What CANADA does to the ENGLISH (and vice versa)

They're everywhere — yet they’re hard to find. They’ve come from an England that’s Mod, not Olde, and live in a country they didn’t expect. They’re part of us — and strangers who can't go home again

JANICE TYRWHITT January 2 1965

What CANADA does to the ENGLISH (and vice versa)

They're everywhere — yet they’re hard to find. They’ve come from an England that’s Mod, not Olde, and live in a country they didn’t expect. They’re part of us — and strangers who can't go home again

JANICE TYRWHITT January 2 1965

What CANADA does to the ENGLISH (and vice versa)

They're everywhere — yet they’re hard to find. They’ve come from an England that’s Mod, not Olde, and live in a country they didn’t expect. They’re part of us — and strangers who can't go home again


OF ALL THE influences that have molded postwar Canada, none has had more effect and less comment than the quiet invasion of the English. Year after year they come, thousand upon thousand, and their presence among us has changed us as profoundly as we have changed them. Their arrival is at once part of a continuous historical process, for after all none of us has been around more than a few generations, and at the same time a special phenomenon of our own time. The Englishman who settled in Canada a hundred years ago may have been just as hopeful and heartsick as the man who steps off today’s boat train, with his wideeyed, fresh-faced children and bravely smiling wife. But in every other respect the pioneer and the newcomer differ as widely as — well, let’s say the English and the Canadians.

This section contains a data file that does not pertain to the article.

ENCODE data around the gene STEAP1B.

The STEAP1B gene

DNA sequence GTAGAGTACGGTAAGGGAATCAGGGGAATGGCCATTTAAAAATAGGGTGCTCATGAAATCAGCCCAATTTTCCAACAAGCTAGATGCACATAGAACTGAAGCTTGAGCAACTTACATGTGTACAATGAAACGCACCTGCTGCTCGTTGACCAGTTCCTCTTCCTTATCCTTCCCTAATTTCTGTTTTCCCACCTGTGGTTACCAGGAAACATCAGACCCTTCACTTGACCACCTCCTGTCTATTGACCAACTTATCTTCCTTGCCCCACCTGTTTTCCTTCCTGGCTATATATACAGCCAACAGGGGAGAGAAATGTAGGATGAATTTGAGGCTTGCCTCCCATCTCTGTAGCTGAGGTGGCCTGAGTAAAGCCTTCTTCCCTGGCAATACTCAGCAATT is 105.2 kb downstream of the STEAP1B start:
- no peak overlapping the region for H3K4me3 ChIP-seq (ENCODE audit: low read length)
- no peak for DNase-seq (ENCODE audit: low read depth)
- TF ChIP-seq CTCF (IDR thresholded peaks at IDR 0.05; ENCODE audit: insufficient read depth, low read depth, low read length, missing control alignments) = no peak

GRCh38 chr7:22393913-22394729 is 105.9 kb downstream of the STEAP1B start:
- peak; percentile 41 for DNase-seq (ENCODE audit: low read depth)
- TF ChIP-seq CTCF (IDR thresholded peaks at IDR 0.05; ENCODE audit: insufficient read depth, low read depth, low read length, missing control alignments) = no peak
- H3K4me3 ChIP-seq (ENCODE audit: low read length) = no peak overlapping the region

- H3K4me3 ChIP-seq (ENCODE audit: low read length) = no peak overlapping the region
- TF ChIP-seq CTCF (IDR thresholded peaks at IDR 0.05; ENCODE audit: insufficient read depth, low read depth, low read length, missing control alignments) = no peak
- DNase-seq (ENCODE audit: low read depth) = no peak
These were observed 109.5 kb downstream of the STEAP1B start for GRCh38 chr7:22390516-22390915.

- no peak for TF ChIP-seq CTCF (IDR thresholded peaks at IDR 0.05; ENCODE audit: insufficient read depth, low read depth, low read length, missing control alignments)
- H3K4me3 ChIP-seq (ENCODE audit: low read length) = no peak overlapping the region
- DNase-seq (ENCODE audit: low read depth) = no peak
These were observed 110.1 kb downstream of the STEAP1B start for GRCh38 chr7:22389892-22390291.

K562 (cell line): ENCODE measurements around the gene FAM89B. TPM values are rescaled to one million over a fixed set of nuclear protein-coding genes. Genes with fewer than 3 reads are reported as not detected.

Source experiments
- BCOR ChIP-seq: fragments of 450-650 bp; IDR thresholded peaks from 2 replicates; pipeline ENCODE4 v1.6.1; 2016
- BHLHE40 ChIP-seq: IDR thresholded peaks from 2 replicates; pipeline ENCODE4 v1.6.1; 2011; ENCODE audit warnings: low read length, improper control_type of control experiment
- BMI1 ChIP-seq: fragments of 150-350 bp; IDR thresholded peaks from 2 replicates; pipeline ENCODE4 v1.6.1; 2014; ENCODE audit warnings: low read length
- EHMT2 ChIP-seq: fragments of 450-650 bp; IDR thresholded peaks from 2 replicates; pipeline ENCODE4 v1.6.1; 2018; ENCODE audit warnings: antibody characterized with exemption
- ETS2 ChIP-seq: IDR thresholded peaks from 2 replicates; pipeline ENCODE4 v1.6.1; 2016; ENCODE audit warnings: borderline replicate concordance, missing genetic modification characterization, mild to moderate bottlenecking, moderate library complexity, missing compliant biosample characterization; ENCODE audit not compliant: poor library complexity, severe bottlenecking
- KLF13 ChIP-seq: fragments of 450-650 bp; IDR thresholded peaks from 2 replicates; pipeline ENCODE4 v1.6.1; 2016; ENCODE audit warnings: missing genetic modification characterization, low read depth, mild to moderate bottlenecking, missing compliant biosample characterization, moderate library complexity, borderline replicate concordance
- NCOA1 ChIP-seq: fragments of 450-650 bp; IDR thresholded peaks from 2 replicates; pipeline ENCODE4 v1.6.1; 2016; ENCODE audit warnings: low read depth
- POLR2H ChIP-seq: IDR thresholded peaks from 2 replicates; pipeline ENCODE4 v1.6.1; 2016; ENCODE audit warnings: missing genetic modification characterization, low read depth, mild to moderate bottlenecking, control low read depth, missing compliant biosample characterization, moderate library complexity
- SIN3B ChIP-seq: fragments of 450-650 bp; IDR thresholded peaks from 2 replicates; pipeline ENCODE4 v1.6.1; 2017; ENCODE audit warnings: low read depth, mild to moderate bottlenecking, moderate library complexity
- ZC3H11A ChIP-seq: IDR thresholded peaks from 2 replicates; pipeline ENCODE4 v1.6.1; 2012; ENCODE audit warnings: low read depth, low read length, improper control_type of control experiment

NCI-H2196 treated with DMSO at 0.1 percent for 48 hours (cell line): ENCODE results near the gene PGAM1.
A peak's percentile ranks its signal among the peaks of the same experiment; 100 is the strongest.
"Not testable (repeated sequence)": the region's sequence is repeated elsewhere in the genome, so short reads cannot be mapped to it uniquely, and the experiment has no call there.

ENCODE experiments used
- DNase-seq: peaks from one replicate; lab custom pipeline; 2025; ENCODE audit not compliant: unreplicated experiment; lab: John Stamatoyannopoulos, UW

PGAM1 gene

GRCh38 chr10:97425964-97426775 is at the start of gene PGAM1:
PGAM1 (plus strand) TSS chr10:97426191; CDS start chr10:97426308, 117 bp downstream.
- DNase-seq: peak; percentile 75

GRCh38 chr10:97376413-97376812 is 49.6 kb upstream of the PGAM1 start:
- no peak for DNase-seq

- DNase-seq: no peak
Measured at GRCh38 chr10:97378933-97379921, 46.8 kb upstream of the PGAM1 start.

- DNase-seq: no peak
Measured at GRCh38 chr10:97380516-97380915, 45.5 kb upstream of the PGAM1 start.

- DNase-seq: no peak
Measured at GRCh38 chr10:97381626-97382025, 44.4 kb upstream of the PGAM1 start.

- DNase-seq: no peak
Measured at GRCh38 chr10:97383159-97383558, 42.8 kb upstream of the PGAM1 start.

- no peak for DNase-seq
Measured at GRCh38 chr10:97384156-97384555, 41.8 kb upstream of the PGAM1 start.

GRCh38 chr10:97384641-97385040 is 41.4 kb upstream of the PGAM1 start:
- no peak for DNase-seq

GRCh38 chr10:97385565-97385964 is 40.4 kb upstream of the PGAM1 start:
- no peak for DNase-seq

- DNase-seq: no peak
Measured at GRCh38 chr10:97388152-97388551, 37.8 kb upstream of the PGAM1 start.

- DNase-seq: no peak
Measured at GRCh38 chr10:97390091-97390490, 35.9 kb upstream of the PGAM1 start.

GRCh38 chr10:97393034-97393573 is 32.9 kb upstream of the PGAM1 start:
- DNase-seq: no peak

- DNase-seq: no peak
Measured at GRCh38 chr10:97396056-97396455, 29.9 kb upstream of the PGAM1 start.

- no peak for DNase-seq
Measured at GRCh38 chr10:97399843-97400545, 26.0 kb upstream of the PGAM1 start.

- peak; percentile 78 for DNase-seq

Even if the recent Labor victory prompts a new' wave of British emigration to Canada, it’s unlikely that the newcomers will be the old-line Tories we Canadians used to think of as “English." If any of those pillars of Empire still exist, it would take more than the nationalization of steel or rising taxes on income, gasoline and capital gains to budge them from Cheltenham and Tunbridge Wells. The current crop of British arrivals are, by and large, a swinging crowd Mrs. Miniver would scarcely recognize.

They come from a rapidly changing island where twin sets are out. Mods arc in and a north-country accent is fashionable in London. They’re more at home in an expresso bar than a tea shop. Some are too young to remember World War II. They won’t sign petitions for the Red Ensign and they think the IODE is hilariously funny. They are astonished to find in Canada enclaves of English people who still sing Hands, Knees And Boonips-a-Daisy, listen to Gracie Fields and George Formby recordings, and reminisce about spivs, firewatching and Queen Mary's hats. An Englishman who came here fifteen years ago may be homesick for a way of life that no longer exists.